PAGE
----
Those who are that way inclined can now read my essay, “Sins of the Blood: Rewriting the Family in
Two Postmodern Vampire Novels” in the March 2010 edition of Journal of Literary Studies (Vol 26.1).
Here’s the abstract:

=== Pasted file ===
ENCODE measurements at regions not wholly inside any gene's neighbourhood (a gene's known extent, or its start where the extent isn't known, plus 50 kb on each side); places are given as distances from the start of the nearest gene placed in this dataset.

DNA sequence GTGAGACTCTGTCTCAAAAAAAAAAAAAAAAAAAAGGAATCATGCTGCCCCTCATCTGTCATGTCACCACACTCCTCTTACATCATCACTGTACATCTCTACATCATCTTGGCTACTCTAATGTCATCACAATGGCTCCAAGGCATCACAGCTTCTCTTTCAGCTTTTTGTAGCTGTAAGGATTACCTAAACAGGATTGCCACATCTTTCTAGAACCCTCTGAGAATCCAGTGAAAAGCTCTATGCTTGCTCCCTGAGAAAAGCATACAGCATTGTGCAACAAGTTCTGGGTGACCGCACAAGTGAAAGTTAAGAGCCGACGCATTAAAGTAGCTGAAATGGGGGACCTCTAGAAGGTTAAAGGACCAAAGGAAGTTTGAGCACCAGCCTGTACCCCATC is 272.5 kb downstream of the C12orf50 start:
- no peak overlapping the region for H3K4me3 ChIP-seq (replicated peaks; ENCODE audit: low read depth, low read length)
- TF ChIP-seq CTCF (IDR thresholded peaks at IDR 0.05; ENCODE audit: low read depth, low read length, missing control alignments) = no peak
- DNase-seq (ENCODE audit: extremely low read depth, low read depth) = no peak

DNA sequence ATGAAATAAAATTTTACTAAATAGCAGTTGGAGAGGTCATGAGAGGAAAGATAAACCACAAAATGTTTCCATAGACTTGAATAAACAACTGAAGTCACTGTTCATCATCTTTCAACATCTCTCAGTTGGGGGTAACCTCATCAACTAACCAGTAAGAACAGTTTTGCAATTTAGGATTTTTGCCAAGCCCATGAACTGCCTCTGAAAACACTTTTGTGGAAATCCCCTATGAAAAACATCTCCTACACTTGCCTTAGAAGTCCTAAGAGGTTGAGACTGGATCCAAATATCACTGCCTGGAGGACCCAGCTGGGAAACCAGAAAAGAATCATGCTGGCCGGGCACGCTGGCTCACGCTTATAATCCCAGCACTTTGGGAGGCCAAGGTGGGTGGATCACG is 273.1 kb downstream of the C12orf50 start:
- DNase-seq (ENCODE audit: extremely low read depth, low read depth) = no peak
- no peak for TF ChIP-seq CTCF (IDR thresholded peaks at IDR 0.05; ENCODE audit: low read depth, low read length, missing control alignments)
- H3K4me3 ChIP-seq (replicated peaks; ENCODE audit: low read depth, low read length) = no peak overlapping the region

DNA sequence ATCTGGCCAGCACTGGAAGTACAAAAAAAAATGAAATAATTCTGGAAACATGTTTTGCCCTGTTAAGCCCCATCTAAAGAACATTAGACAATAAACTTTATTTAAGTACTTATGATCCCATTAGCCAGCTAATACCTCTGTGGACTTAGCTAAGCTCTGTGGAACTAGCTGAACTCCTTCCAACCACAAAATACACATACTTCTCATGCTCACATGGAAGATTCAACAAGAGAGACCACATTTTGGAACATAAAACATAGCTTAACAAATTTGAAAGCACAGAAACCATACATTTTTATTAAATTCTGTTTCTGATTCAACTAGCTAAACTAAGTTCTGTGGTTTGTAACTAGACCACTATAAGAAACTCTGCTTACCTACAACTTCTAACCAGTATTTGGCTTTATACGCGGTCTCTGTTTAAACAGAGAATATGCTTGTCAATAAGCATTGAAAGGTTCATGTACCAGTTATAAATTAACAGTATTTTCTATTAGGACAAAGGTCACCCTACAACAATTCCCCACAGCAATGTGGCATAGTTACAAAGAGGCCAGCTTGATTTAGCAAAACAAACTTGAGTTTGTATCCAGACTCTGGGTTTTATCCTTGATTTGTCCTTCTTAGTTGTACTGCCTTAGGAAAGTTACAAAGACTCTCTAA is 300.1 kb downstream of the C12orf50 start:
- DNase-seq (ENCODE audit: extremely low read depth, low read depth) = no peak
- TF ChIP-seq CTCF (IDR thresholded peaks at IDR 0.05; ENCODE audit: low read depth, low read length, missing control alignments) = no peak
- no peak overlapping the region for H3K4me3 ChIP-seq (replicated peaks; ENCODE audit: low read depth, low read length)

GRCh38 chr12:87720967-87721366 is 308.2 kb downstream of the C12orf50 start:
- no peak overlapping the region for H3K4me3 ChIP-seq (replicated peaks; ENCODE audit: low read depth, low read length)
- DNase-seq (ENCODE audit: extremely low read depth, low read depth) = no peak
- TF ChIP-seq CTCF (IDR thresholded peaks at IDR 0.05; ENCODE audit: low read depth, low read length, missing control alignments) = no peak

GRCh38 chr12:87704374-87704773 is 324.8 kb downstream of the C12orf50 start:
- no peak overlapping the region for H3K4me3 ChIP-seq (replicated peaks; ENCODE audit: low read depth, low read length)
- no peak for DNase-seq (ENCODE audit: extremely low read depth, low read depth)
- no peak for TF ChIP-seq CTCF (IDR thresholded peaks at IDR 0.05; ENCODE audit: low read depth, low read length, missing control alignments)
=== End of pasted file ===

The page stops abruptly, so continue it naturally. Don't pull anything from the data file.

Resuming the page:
Postmodern vampire novels often concern themselves with issues surrounding Western family life. In this article I will compare the presentation of family violence in Poppy Z. Brite’s Lost Souls (1992) and Kristine Kathryn Rusch’s Sins of the Blood (1995). Brite’s radical subversion contrasts interestingly with Rusch’s appeal to less radically reinscribed, liberal values. These novels position their characters in suburban locales, where traditional family dynamics and upbringings are the accepted norm and where the inequalities of these structures are perpetuated. This traditional milieu, with its veneer of order, is often shown to be the breeding place of psychoses and antisocial behaviour, and of cycles of inherited violence. Whereas Rusch’s liberal critique stops here, a key example of the genre’s radical potential is Brite’s exploration of self-chosen and unorthodox family structures as a subversive option to the violence of the hegemonic norm. The inherently subversive, proximate, queer figure of the vampire acts as a catalyst for this interrogation, playing the role, in its chameleonic fashion, of any family member, from abusive father to alluring sister, or standing on the margins of human society and subtly making us compare it to ourselves.
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